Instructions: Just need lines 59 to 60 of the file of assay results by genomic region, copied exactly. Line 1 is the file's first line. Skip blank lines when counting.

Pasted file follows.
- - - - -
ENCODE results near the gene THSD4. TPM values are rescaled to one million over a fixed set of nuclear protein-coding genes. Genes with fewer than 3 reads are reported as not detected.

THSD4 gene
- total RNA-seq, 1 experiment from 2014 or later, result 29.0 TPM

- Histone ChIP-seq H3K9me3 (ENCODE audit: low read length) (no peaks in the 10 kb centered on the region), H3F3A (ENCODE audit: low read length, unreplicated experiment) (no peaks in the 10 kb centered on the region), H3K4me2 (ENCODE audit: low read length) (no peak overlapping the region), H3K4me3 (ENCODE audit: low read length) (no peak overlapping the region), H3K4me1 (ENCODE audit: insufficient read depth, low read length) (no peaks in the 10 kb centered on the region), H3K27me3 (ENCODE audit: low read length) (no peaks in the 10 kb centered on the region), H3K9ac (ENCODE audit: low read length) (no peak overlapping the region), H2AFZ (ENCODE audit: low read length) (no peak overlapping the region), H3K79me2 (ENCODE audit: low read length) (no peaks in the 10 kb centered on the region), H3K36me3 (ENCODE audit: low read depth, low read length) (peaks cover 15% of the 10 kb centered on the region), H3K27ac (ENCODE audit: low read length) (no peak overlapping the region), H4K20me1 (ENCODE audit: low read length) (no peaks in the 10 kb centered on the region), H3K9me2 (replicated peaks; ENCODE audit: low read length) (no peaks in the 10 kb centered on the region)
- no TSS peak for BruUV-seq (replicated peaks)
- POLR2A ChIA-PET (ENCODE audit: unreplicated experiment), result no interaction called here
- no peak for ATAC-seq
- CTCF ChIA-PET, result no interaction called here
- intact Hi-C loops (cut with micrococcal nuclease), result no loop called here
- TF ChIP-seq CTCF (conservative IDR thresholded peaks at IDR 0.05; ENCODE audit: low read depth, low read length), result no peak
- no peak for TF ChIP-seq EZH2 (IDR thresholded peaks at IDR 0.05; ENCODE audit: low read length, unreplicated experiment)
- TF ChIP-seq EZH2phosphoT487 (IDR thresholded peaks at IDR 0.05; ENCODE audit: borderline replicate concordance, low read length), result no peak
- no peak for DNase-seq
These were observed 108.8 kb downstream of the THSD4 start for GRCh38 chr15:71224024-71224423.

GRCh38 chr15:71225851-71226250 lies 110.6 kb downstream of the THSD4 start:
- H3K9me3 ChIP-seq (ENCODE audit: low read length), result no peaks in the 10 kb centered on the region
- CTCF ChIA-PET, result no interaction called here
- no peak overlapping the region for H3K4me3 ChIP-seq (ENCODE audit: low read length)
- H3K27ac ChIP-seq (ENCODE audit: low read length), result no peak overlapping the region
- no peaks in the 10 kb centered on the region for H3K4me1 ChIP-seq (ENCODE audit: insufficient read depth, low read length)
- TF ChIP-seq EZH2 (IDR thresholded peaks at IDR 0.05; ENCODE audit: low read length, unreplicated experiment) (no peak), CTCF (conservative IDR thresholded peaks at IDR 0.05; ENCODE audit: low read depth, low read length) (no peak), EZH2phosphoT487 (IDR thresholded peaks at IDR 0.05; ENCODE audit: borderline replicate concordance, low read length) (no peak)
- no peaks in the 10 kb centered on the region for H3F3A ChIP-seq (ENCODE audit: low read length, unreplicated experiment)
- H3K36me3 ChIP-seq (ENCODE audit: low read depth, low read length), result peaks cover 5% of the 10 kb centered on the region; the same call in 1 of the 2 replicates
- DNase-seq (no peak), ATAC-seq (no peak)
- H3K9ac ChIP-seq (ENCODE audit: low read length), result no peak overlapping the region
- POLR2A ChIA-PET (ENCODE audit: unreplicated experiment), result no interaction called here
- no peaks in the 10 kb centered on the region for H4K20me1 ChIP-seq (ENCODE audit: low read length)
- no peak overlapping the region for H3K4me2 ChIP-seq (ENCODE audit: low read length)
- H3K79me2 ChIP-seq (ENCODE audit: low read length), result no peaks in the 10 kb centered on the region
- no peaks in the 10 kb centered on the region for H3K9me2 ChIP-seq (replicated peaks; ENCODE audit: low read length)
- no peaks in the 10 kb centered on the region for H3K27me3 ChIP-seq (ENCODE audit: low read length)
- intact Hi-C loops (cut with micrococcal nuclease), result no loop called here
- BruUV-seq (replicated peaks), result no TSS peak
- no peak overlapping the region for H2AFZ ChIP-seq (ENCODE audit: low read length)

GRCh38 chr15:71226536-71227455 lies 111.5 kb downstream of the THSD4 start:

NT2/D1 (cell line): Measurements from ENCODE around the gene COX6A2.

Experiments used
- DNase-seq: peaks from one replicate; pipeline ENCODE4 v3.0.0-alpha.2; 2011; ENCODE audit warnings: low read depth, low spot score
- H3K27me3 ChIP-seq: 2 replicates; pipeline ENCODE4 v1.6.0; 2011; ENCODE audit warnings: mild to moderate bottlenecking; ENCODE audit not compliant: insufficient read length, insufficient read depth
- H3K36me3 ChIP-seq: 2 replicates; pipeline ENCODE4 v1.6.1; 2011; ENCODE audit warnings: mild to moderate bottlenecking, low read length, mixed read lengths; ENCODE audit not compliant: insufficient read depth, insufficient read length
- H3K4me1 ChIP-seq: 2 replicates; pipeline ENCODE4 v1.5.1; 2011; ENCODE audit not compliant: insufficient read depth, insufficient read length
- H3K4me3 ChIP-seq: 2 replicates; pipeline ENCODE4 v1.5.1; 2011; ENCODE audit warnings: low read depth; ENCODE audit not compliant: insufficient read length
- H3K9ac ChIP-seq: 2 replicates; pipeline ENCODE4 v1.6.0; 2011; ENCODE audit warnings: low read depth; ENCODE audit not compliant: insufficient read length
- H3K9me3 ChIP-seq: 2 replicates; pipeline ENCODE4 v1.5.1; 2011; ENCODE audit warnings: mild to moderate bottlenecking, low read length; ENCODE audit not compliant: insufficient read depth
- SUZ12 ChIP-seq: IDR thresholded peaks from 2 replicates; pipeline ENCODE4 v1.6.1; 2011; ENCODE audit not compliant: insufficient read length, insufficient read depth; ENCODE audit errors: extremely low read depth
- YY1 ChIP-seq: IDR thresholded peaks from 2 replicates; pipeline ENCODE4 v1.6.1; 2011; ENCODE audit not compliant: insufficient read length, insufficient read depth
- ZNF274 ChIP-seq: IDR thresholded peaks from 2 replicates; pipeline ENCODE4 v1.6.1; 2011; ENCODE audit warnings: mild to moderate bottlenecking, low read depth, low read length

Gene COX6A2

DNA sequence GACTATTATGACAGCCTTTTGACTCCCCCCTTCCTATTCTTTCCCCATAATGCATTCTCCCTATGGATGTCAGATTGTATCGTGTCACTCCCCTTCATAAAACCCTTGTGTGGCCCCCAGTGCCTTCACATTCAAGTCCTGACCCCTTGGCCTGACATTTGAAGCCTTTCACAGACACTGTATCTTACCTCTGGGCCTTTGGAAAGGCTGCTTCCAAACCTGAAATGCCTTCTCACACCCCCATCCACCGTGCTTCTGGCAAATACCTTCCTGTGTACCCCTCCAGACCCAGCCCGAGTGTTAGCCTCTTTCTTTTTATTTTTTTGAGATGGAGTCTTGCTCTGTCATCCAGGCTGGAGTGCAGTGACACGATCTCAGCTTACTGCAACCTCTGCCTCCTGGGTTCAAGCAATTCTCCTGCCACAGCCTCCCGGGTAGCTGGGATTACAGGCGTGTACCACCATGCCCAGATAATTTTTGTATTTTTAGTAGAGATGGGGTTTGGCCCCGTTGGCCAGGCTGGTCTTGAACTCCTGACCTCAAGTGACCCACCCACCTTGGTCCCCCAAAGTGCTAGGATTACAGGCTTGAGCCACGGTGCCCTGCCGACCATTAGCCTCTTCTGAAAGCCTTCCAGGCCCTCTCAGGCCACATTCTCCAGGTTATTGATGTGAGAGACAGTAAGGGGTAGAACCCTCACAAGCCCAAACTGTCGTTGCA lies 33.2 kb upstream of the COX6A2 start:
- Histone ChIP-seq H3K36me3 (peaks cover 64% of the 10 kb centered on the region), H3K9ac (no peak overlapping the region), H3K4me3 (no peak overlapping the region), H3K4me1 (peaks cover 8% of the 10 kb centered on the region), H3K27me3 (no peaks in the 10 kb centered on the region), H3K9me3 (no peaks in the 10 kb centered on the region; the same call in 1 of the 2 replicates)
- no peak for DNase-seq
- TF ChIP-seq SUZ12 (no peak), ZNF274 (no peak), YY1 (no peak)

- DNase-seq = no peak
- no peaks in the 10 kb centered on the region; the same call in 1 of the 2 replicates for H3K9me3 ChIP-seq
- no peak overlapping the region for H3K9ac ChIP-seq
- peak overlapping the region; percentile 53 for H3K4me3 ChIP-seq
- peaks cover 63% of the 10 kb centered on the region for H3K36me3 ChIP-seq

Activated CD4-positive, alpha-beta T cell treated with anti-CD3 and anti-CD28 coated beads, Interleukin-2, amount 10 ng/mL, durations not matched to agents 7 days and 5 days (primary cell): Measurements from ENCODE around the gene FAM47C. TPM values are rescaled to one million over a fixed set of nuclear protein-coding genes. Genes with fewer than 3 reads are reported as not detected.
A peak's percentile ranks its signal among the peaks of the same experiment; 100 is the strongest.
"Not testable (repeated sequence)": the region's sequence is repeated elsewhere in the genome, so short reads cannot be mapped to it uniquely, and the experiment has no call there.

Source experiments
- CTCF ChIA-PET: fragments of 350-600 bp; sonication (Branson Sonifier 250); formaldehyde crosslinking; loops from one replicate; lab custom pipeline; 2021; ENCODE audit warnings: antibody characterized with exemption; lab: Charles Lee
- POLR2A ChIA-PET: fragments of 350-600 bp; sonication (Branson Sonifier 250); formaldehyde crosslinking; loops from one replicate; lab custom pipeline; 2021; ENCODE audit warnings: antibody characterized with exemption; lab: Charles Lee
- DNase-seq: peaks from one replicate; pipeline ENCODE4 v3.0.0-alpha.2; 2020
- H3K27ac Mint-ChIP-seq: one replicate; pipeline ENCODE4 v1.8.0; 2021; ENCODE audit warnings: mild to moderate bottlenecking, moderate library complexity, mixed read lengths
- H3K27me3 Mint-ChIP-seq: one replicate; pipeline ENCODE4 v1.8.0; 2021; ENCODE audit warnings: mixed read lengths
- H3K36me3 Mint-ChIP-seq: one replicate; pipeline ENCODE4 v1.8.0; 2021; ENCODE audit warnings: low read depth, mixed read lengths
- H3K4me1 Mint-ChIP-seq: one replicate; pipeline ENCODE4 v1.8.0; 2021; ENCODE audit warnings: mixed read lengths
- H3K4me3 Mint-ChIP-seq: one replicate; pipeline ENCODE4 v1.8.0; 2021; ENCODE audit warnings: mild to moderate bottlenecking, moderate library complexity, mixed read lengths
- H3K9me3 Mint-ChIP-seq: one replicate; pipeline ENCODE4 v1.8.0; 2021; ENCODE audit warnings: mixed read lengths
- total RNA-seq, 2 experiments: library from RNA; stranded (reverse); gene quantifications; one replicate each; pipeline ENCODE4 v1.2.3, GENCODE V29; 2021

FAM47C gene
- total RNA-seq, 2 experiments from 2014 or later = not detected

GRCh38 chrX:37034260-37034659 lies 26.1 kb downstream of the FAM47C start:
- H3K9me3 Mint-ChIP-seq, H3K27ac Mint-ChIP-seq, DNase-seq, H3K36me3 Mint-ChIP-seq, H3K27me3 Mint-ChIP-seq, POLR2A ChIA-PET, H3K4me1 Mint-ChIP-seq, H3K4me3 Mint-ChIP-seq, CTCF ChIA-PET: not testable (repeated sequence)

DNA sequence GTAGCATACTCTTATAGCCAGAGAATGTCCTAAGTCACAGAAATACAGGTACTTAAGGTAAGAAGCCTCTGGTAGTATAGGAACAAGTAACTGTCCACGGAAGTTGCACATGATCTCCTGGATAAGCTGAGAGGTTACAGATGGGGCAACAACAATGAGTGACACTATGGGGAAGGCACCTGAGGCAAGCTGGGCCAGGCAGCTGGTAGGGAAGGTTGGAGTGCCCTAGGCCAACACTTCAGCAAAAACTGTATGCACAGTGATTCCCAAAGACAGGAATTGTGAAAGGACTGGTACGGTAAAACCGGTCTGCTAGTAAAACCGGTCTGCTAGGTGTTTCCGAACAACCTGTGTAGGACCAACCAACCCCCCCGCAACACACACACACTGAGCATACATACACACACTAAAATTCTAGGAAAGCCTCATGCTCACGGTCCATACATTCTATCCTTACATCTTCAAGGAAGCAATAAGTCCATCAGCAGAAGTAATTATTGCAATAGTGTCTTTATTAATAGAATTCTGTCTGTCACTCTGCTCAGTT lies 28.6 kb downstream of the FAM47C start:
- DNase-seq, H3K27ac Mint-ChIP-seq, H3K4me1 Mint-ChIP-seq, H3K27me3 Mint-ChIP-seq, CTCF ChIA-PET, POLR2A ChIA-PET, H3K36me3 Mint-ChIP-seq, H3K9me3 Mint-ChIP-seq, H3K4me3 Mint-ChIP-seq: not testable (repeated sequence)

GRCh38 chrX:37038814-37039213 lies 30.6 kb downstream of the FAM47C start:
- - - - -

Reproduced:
A peak's percentile ranks its signal among the peaks of the same experiment; 100 is the strongest.
"Not testable (repeated sequence)": the region's sequence is repeated elsewhere in the genome, so short reads cannot be mapped to it uniquely, and the experiment has no call there.